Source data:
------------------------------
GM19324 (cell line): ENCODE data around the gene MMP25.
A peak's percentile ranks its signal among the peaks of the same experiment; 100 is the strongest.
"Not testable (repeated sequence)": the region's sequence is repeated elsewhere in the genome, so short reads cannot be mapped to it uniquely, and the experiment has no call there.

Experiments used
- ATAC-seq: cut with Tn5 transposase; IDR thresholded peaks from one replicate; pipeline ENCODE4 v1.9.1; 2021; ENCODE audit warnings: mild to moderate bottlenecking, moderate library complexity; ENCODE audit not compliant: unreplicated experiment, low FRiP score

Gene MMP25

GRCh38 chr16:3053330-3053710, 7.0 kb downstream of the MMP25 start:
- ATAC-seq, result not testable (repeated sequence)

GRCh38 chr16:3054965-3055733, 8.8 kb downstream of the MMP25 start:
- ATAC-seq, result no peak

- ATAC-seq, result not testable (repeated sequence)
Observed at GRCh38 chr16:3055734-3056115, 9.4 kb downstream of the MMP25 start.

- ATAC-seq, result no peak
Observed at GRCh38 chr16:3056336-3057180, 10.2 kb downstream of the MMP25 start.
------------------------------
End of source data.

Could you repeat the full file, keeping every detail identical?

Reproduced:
GM19324 (cell line): ENCODE data around the gene MMP25.
A peak's percentile ranks its signal among the peaks of the same experiment; 100 is the strongest.
"Not testable (repeated sequence)": the region's sequence is repeated elsewhere in the genome, so short reads cannot be mapped to it uniquely, and the experiment has no call there.

Experiments used
- ATAC-seq: cut with Tn5 transposase; IDR thresholded peaks from one replicate; pipeline ENCODE4 v1.9.1; 2021; ENCODE audit warnings: mild to moderate bottlenecking, moderate library complexity; ENCODE audit not compliant: unreplicated experiment, low FRiP score

Gene MMP25

GRCh38 chr16:3053330-3053710, 7.0 kb downstream of the MMP25 start:
- ATAC-seq, result not testable (repeated sequence)

GRCh38 chr16:3054965-3055733, 8.8 kb downstream of the MMP25 start:
- ATAC-seq, result no peak

- ATAC-seq, result not testable (repeated sequence)
Observed at GRCh38 chr16:3055734-3056115, 9.4 kb downstream of the MMP25 start.

- ATAC-seq, result no peak
Observed at GRCh38 chr16:3056336-3057180, 10.2 kb downstream of the MMP25 start.